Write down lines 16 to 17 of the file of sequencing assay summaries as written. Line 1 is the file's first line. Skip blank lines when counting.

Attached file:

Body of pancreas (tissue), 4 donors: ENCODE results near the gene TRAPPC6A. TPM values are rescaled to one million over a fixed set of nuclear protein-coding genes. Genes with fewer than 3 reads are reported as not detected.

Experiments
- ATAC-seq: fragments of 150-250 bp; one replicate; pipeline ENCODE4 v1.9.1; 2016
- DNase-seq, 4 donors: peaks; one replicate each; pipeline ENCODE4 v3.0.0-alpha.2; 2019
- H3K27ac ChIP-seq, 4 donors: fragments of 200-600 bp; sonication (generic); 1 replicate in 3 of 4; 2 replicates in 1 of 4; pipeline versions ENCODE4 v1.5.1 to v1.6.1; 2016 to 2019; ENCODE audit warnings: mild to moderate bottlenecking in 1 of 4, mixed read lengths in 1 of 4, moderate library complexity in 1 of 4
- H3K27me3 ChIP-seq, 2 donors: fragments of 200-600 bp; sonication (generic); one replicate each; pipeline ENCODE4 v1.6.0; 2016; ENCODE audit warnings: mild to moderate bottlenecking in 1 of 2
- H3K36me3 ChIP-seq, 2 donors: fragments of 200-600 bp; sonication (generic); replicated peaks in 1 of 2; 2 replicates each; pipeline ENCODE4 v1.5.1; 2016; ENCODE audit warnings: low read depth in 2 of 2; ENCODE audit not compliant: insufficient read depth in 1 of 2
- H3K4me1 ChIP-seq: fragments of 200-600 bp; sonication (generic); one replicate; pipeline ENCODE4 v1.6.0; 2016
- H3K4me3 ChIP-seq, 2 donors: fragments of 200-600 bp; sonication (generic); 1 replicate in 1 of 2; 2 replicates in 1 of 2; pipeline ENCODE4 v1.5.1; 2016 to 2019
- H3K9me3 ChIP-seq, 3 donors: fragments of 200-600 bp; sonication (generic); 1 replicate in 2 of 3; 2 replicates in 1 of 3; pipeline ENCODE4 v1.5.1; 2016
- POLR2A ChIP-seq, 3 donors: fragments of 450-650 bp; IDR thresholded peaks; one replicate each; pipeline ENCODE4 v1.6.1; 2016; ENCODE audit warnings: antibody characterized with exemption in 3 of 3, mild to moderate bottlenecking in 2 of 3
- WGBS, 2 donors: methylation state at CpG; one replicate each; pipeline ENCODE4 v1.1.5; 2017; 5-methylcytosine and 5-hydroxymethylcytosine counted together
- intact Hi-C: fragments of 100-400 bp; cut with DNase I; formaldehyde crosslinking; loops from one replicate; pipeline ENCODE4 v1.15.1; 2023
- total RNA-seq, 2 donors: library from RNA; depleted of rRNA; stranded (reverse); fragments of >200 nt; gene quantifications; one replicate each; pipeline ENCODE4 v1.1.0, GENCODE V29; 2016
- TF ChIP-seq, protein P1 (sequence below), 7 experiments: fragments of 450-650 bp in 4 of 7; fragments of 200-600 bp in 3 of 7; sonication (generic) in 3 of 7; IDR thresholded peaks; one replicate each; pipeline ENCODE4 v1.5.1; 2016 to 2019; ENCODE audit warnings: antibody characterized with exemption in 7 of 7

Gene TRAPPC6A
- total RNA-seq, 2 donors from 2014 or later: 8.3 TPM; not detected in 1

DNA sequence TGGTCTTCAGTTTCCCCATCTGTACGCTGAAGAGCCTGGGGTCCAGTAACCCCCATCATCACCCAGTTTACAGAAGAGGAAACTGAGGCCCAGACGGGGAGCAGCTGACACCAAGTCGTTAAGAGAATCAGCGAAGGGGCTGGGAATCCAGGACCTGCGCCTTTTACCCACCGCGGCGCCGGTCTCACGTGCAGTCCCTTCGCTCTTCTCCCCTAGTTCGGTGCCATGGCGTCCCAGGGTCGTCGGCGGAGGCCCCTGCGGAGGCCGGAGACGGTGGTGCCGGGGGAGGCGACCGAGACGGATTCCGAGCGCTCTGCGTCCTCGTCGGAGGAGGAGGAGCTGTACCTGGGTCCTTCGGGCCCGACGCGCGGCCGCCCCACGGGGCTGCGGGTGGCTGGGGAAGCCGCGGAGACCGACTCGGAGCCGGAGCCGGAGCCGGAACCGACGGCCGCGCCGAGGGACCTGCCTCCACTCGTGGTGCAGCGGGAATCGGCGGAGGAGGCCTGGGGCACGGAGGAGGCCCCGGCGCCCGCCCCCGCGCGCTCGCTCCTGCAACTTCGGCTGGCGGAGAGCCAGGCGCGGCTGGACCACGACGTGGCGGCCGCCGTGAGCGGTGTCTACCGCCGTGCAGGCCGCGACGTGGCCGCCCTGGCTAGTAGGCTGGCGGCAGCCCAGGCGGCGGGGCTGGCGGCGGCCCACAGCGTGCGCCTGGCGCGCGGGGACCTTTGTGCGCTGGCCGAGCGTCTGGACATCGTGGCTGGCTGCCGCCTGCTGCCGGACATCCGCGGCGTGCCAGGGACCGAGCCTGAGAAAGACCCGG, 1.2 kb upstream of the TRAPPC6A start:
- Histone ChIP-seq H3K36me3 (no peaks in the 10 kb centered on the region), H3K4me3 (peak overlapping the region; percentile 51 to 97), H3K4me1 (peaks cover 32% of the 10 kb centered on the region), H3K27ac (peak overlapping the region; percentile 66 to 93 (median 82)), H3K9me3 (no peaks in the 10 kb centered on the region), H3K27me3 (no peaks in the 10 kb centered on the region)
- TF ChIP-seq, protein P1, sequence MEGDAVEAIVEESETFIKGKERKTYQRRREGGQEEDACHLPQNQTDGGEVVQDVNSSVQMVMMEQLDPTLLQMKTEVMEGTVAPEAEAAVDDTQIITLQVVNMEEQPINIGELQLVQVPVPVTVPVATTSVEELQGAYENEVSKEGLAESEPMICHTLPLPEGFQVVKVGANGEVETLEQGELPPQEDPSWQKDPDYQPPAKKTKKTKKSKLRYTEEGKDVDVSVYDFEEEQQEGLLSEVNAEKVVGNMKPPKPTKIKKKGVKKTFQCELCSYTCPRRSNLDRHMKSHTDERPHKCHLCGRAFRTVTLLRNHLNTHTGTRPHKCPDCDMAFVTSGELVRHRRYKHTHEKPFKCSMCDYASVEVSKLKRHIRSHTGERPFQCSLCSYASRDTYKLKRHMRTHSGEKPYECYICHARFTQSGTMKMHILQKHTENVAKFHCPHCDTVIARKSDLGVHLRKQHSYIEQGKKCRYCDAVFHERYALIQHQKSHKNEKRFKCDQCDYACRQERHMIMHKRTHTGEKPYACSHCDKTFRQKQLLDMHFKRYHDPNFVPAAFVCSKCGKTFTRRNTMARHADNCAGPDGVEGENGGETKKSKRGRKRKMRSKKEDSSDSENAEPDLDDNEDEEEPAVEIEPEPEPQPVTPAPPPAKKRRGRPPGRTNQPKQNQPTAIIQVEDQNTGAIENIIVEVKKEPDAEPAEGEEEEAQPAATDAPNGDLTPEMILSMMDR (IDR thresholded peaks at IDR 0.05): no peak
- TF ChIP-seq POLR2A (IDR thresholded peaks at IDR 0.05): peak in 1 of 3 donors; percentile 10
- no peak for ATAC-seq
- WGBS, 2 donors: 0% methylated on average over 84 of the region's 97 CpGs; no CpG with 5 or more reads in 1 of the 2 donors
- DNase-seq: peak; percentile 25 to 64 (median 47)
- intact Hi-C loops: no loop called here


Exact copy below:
Gene TRAPPC6A
- total RNA-seq, 2 donors from 2014 or later: 8.3 TPM; not detected in 1